Yet another aspect of the present disclosure includes a memory system comprising a flash memory device including a plurality of memory blocks, a memory controller which operates the flash memory device, wherein the memory controller comprises a central processing unit, a buffer RAM which stores data read from the flash memory device under control of the central processing unit, and an error check and correction circuit which detects whether there is a read error in data transferred to the buffer RAM, wherein if there is a read error in the data transferred to the buffer RAM, the central processing unit determines whether the read error is caused by read disturbance based on a detection result of the error check and correction circuit, wherein if the read error is detected as being caused by the read disturbance, the central processing unit stores read error information of a memory block including the read error into the buffer RAM.
  • BRIEF DESCRIPTION OF THE FIGURES
  • [0017]
    Non-limiting and non-exhaustive embodiments of the present invention will be described with reference to the following figures, wherein like reference numerals refer to like parts throughout the various figures unless otherwise specified. In the figures:
  • [0018]
    FIG. 1 is a block diagram of a general flash memory device;
  • [0019]
    FIG. 2 is a timing diagram showing a read operation in the flash memory device shown in FIG. 1;
  • [0020]
    FIG. 3 is a sectional schematic showing a soft programming effect due to read disturbance;
  • [0021]
    FIG. 4 is a diagram illustrating distribution profiles of threshold voltages corresponding to on and off-cells;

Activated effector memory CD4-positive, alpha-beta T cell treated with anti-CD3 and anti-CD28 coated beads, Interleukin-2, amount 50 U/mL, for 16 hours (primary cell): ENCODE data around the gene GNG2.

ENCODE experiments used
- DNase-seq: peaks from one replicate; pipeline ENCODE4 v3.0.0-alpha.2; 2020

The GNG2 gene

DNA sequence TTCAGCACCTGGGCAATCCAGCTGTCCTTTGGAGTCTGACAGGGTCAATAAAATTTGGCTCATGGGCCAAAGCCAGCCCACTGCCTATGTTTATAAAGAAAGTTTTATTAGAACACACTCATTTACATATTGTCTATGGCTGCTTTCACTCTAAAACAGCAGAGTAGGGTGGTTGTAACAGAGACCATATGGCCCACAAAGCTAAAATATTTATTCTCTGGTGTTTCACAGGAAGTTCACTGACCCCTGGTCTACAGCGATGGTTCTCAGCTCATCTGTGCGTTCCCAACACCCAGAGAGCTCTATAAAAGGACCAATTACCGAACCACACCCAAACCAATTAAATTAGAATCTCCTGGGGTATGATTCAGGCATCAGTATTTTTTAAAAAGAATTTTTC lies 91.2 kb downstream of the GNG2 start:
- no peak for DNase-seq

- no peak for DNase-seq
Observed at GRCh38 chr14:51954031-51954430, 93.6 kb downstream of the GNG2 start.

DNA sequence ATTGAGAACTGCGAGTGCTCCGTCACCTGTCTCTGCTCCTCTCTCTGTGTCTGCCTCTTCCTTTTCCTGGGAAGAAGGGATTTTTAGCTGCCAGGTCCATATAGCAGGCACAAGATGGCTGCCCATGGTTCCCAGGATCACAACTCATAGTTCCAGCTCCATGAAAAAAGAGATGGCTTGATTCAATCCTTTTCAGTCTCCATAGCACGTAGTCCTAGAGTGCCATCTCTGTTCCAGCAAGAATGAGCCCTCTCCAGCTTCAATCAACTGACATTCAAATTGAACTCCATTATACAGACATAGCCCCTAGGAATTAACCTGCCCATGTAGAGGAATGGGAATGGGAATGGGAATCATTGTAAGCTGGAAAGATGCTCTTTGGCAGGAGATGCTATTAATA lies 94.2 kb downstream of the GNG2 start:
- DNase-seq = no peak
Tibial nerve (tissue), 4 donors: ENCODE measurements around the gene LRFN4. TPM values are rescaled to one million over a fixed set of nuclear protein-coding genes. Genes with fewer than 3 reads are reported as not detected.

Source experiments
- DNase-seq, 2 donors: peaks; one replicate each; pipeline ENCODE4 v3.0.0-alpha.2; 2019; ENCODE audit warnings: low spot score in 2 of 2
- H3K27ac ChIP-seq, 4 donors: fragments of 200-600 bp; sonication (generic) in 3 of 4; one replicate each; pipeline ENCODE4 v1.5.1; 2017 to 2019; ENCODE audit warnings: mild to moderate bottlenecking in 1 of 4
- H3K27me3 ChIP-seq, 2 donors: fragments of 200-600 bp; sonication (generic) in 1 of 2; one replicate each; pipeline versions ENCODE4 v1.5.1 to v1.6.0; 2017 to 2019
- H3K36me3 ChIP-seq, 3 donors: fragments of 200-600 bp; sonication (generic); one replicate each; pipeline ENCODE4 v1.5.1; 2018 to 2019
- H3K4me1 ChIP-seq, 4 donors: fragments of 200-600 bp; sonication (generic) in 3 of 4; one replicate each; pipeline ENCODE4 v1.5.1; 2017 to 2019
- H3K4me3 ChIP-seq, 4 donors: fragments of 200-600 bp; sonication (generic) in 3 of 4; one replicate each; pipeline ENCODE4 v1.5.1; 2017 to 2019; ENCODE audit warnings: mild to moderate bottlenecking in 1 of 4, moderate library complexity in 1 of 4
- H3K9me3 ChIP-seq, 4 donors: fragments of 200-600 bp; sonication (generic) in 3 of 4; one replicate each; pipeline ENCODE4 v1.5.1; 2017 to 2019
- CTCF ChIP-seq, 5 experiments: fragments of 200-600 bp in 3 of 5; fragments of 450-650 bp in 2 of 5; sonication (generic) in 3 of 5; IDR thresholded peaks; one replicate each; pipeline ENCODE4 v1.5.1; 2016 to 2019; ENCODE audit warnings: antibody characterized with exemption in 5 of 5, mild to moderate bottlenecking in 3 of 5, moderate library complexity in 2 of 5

• [0022]
    FIG. 5 is a graph showing correlations between read cycles and read fails;
  • [0023]
    FIG. 6 is a block diagram illustrating a memory system in accordance with an exemplary disclosed embodiment;
  • [0024]
    FIG. 7 is a flow chart showing an operational procedure to manage read errors in an exemplary disclosed embodiment of a memory system;
  • [0025]
    FIG. 8 is a flow chart showing an operational procedure for block replacement (or refresh) in the memory system of an exemplary disclosed embodiment;
  • [0026]
    FIG. 9 is a flow chart showing an operational procedure to manage read errors in the memory system according to an alternative exemplary disclosed embodiment; and
  • [0027]
    FIG. 10 is a schematic block diagram of a computing system including a memory controller and a flash memory device according to an exemplary disclosed embodiment.
  • DETAILED DESCRIPTION OF PREFERRED EMBODIMENTS
  • [0028]